ROME (Reuters) - Aluminium maker Alcoa Inc. (AA.N) said on Friday it had received no new expressions of interest for its Sardinian smelter, denying Italian government claims that two different groups were looking at saving the plant from closure.
“Since August 1 we have not received any new and concrete expressions of interest by potential buyers,” Alcoa said in a written statement.
Italy’s industry ministry said on August 31 that Swiss-based commodities and mining group Glencore (GLEN.L) was mulling taking over the smelter, and this week a government official said a U.S. multinational had sent a letter of interest.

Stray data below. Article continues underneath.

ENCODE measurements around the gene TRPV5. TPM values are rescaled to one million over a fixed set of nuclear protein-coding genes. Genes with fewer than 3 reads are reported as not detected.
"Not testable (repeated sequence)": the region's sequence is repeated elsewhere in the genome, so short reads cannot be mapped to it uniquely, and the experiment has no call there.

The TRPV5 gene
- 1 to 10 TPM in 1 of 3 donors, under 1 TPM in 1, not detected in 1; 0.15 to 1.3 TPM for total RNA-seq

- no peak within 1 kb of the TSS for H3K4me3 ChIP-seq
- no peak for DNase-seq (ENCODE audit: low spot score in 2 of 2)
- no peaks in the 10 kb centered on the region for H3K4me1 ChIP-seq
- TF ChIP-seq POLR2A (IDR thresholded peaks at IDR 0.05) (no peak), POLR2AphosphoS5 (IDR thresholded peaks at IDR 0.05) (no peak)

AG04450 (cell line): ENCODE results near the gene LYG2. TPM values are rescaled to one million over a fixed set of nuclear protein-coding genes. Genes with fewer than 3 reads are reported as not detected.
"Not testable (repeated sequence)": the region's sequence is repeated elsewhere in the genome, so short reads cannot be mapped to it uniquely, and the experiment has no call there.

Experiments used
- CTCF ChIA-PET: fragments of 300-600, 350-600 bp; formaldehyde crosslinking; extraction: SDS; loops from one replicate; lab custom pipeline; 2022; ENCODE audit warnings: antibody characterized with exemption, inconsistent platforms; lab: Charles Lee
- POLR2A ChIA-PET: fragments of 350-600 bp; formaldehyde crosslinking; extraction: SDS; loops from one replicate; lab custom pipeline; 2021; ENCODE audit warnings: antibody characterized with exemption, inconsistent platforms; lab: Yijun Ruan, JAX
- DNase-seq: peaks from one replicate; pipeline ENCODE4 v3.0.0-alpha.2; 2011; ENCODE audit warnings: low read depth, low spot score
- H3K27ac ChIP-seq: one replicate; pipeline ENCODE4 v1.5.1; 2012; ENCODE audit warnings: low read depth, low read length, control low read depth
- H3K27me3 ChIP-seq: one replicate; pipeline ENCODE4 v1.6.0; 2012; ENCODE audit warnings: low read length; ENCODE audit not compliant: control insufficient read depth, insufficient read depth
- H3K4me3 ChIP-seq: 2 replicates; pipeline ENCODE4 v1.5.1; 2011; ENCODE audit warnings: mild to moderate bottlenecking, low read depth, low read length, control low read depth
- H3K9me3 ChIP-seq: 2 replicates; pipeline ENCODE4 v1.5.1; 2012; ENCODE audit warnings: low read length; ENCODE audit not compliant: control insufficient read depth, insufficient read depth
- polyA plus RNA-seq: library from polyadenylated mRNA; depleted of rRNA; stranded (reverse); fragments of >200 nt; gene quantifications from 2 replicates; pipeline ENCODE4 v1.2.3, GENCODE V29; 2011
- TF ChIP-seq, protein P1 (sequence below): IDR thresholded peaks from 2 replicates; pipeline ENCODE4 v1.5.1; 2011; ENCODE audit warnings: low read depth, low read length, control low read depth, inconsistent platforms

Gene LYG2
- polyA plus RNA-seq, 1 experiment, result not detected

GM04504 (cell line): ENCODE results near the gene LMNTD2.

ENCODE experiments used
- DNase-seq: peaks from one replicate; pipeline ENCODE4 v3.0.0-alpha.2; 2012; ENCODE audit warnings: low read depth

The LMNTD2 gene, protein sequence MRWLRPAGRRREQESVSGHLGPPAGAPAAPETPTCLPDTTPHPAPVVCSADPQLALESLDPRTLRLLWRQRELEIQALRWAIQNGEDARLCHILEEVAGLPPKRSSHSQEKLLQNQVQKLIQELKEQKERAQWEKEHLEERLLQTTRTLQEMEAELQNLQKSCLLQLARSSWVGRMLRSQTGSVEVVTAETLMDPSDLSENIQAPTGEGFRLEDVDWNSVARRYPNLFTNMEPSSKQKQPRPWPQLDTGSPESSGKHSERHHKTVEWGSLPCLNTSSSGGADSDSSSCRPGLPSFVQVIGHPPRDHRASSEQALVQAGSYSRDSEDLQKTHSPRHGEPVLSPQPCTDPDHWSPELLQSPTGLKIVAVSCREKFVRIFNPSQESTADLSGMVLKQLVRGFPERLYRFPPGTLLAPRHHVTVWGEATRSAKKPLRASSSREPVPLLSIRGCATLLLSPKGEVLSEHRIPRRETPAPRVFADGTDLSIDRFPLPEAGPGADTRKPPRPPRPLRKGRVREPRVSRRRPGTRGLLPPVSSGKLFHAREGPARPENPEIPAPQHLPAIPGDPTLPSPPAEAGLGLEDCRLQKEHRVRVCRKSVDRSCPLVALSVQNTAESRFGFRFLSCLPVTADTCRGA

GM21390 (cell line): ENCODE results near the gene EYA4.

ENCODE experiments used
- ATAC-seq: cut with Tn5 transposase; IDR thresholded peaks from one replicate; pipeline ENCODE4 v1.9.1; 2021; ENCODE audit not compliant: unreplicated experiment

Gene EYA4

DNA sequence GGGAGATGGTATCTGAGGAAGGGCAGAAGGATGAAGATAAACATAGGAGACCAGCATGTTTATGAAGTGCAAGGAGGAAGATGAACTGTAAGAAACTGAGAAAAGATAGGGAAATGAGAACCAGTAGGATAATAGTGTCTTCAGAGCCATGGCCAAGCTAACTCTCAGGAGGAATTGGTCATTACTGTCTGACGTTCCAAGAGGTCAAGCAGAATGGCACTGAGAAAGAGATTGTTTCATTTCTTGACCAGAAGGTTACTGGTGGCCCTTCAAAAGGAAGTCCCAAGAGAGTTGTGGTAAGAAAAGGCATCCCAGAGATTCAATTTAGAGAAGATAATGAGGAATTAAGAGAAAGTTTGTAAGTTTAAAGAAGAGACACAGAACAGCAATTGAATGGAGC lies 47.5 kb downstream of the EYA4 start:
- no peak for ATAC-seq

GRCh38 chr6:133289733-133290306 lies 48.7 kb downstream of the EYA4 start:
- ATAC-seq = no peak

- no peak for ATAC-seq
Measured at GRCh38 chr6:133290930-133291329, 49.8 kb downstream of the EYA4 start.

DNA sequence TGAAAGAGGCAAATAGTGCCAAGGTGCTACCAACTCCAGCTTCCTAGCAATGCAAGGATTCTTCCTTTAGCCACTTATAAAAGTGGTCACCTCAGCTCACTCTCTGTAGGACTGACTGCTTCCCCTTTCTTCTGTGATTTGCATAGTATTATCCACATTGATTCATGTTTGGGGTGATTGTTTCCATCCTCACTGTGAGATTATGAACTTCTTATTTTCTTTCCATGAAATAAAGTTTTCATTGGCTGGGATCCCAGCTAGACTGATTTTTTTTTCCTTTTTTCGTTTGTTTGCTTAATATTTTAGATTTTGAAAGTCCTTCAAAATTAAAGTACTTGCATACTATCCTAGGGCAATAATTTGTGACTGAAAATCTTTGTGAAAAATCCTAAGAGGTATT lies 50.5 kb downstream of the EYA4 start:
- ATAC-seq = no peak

Prime Minister Mario Monti’s government is under intense pressure from labour unions to save the unprofitable factory. The Alcoa factory on the Mediterranean island of Sardinia employs some 500 workers with a further 1,000 directly depending on the plant.
Three of the smelter’s workers spent a third night camped on top of a 60-metre (197-fooot) water tower at the factory to protest against its gradual shutdown.
Closure of the plant, a major employer on Sardinia, would be a heavy blow for the island, already beset by 15 percent unemployment.
Alcoa said the shutdown, which started on September 1, would continue, but that the smelter would be maintained for another year “ready to be restarted by another operator, if one comes forward,” according to the statement on Friday.
Italian officials, labour unions and Alcoa are scheduled to meet in Rome on Monday to discuss the plant’s closure, and any possible offers.
Reporting by Steve Scherer; Editing by Mark Potter